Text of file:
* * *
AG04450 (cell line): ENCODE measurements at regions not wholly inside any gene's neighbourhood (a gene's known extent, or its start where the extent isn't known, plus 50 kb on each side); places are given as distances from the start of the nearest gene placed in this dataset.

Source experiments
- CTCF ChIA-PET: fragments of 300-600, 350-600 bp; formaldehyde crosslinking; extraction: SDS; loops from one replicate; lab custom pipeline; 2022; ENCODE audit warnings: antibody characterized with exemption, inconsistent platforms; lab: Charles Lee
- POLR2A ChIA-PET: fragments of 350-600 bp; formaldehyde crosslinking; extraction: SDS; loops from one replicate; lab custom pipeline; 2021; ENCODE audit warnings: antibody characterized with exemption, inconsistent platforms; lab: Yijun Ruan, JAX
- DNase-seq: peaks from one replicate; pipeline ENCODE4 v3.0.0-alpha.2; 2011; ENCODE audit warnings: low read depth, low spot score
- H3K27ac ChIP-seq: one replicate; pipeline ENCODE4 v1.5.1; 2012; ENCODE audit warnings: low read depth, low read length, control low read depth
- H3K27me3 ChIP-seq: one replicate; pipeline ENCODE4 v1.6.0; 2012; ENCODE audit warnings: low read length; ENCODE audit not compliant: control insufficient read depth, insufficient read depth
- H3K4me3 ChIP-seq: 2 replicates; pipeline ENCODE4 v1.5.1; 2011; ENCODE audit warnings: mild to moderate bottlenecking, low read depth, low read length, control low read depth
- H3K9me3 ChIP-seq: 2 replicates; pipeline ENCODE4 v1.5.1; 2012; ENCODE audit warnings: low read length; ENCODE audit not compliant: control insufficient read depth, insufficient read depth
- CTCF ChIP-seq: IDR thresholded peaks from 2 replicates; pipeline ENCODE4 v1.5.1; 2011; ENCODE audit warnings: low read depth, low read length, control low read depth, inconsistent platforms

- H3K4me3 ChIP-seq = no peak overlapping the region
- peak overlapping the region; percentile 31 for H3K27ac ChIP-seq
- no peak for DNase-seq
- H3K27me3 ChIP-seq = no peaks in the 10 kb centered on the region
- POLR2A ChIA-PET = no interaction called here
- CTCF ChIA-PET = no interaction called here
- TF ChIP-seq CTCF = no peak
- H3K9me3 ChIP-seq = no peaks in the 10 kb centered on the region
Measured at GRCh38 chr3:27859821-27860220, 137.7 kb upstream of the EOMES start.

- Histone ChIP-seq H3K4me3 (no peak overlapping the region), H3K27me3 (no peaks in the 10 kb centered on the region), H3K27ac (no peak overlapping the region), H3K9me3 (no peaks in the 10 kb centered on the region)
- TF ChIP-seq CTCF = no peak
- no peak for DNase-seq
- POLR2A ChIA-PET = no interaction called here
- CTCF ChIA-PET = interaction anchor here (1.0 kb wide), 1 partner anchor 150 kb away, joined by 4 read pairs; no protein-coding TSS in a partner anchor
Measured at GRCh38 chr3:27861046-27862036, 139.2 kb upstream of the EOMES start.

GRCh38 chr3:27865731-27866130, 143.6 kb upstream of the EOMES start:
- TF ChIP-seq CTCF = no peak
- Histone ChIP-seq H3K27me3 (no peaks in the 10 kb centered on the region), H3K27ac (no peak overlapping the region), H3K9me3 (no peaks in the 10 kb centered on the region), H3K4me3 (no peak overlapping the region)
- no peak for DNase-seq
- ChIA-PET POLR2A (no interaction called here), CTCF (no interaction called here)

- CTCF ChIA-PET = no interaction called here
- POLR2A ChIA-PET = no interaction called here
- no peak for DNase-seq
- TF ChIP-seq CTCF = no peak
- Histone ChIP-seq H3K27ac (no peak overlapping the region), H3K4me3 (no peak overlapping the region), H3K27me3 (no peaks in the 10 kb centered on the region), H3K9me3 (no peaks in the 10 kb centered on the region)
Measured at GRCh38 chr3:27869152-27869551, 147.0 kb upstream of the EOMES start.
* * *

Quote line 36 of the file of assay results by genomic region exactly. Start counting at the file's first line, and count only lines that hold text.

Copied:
Measured at GRCh38 chr3:27869152-27869551, 147.0 kb upstream of the EOMES start.